Tanya Meessmann was ambitious from the get go. Born in a small town in Queensland, Australia, she sought out leadership roles for herself as early as primary school. She went to college for business communications and quickly took on a significant role at an advertising agency.
At work, Tanya was everyone’s cheerleader. She encouraged her colleagues to follow their passions, but it wasn’t long before she realized that she wasn’t following hers. She quit her advertising job and moved to Ireland, where she fell into filmmaking. For the next twelve years, Tanya worked as a film producer (If you’re curious about her work, check out her IMDb page).
After she had her son, she moved back to Queensland, where she worked as Head of Brand and Communications for a set of three International Baccalaureate (IB) high schools. Her work led her to meet several frustrated parents of girls who refused to take risks. Her conversations with these parents led Tanya to realize that girls have a major confidence problem.
Tanya served as a mentor to young women for most of her adult life. At the time, she worked with a couple of college-age girls struggling to break into the film industry. Tanya realized that these girls had a confidence problem, too. As a mentor, Tanya helped the girls feel less alone on their journey, which allowed them to reckon with their insecurities. She decided she wanted to scale up that impact and help girls all over Australia boost their confidence.
Tanya founded Girl Shaped Flames four years ago to serve that purpose. Since then, Tanya’s worked with over 3,000 teenage girls, their parents, and educators. Girl Shaped Flames offers powerful mentorship, inspiring events, and transformative courses that help high school girls develop their confidence. Her work inspires unique career pathways and courageous parenting.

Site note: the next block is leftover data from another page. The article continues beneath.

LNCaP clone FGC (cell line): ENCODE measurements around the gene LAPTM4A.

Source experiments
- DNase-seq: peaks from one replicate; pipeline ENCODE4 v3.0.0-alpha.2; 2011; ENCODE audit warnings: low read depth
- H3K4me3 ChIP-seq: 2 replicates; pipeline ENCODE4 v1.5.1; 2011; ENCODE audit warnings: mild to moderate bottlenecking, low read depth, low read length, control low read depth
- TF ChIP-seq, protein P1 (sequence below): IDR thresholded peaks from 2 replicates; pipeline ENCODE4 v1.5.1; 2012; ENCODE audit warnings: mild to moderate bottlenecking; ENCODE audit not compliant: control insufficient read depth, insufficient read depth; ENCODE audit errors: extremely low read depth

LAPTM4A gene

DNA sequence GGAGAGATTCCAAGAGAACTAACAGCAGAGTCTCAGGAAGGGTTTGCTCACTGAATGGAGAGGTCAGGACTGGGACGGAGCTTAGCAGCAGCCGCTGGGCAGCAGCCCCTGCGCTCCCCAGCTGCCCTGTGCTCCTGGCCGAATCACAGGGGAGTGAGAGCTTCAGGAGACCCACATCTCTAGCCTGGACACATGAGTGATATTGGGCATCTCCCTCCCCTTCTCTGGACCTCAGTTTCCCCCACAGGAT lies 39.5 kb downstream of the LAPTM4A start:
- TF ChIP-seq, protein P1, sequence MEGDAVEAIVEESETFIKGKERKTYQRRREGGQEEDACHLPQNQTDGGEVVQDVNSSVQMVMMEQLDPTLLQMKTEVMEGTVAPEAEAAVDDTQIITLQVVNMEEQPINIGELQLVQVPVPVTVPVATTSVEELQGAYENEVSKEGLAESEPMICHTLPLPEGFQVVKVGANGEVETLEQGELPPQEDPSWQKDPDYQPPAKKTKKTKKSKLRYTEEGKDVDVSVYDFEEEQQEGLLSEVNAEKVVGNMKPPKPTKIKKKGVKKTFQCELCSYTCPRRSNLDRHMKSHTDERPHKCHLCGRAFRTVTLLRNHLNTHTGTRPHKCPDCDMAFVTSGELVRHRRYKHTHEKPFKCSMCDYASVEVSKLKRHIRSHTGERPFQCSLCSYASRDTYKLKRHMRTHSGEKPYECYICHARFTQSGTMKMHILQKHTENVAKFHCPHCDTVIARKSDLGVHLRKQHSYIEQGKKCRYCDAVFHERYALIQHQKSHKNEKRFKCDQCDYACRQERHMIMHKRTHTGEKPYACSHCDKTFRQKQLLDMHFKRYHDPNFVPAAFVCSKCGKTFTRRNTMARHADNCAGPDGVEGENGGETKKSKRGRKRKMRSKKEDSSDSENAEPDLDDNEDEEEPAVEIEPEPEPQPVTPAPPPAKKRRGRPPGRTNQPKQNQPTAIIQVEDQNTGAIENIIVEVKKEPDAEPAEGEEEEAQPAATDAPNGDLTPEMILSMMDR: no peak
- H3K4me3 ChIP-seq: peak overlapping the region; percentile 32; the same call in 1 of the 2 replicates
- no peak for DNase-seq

Many of the girls that Tanya works with are going through a developmental stage that psychologist Erik Erikson calls “identity vs. role confusion.” Unless imterrupted by traums, naearly all young people aged 12-18 go through this stage. During this time, teens look to influences like their friends and pop culture to establish a sense of self, like friends and pop culture. This can be incredibly frustrating for the parent, but Tanya says that it’s a crucial part of development. According to psychology, if teens don’t cycle through this phase completely, their sense of self will crumble in adulthood. Anyone who’s been a teen knows that the so-called identity stage can be rough, and Tanya loves shepherding teens through this phase.
Girl Shaped Flames hosts programs that are entirely out of Tanya’s comfort zone. Her favorite program is the one that’s the scariest, Camp Courage, is a three-day overnight camp in the bushlands of Australia. They put the program on hold in 2020; Still, it’s back on for 2021 (Australia is leaps and bounds ahead of America in terms of mitigating the spread of COVID). Running a camp means that Tanya’s responsible for her campers’ wellbeing, which is sometimes daunting.
But the impact Camp Courage has on its campers is undeniable. Nearly all the girls who attend have overwhelmingly positive things to say about the program, and so do their families. That’s because the camp allows girls to connect to their peers and reflect on their sense of self. One of Tanya’s favorite parts of camp is a tradition at the end, when each girl hands another girl at the camp a paracord bracelet and says, “You got this.” For Tanya, this act is a celebration of the girls’ power and a way for them to feel less alone as they navigate adolescence.
Connect with Tanya!
Tanya Meesmann is an entrepreneur, film producer, and mentor based in Queensland, Australia. Her ambition, which began in primary school when she joined the debate team, has only grown with age. In 2016, Tanya founded Girl Shaped Flames, an organization committed to cultivating the most confident, courageous, and self-assured generation of girls the world has ever seen. This past February, Tanya founded a not-for-profit called UNIQ YOU, which strives to increase the number of teenage girls in Australia who pursue roles and industries currently under-represented by women.